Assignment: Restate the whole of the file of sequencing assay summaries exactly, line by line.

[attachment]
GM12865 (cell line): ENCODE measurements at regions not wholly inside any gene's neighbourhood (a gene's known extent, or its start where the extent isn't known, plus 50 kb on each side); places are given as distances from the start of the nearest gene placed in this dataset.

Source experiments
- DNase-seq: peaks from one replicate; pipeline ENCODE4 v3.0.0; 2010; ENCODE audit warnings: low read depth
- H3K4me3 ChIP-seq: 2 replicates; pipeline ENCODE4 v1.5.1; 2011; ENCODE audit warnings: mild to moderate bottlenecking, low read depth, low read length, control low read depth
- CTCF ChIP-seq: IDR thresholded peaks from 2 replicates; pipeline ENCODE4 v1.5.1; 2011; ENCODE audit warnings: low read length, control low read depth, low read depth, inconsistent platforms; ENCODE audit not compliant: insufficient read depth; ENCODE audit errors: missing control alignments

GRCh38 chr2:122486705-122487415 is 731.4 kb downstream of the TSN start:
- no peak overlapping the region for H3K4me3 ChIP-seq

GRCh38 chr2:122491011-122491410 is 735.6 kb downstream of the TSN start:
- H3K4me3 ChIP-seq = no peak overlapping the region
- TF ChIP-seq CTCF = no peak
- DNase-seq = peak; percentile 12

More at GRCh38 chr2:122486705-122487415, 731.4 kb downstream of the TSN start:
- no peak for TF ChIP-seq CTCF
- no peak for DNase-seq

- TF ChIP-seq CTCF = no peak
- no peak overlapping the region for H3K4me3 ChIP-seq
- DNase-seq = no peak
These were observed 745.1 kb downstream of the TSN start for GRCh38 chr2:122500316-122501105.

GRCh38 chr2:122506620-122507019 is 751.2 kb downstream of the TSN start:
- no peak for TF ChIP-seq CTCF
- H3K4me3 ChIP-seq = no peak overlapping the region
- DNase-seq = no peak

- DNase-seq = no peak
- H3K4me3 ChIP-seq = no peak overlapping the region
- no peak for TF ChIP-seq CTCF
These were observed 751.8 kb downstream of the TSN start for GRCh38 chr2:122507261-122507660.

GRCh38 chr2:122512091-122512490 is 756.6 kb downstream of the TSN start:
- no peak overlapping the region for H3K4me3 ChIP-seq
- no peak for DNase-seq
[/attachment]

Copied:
GM12865 (cell line): ENCODE measurements at regions not wholly inside any gene's neighbourhood (a gene's known extent, or its start where the extent isn't known, plus 50 kb on each side); places are given as distances from the start of the nearest gene placed in this dataset.

Source experiments
- DNase-seq: peaks from one replicate; pipeline ENCODE4 v3.0.0; 2010; ENCODE audit warnings: low read depth
- H3K4me3 ChIP-seq: 2 replicates; pipeline ENCODE4 v1.5.1; 2011; ENCODE audit warnings: mild to moderate bottlenecking, low read depth, low read length, control low read depth
- CTCF ChIP-seq: IDR thresholded peaks from 2 replicates; pipeline ENCODE4 v1.5.1; 2011; ENCODE audit warnings: low read length, control low read depth, low read depth, inconsistent platforms; ENCODE audit not compliant: insufficient read depth; ENCODE audit errors: missing control alignments

GRCh38 chr2:122486705-122487415 is 731.4 kb downstream of the TSN start:
- no peak overlapping the region for H3K4me3 ChIP-seq

GRCh38 chr2:122491011-122491410 is 735.6 kb downstream of the TSN start:
- H3K4me3 ChIP-seq = no peak overlapping the region
- TF ChIP-seq CTCF = no peak
- DNase-seq = peak; percentile 12

More at GRCh38 chr2:122486705-122487415, 731.4 kb downstream of the TSN start:
- no peak for TF ChIP-seq CTCF
- no peak for DNase-seq

- TF ChIP-seq CTCF = no peak
- no peak overlapping the region for H3K4me3 ChIP-seq
- DNase-seq = no peak
These were observed 745.1 kb downstream of the TSN start for GRCh38 chr2:122500316-122501105.

GRCh38 chr2:122506620-122507019 is 751.2 kb downstream of the TSN start:
- no peak for TF ChIP-seq CTCF
- H3K4me3 ChIP-seq = no peak overlapping the region
- DNase-seq = no peak

- DNase-seq = no peak
- H3K4me3 ChIP-seq = no peak overlapping the region
- no peak for TF ChIP-seq CTCF
These were observed 751.8 kb downstream of the TSN start for GRCh38 chr2:122507261-122507660.

GRCh38 chr2:122512091-122512490 is 756.6 kb downstream of the TSN start:
- no peak overlapping the region for H3K4me3 ChIP-seq
- no peak for DNase-seq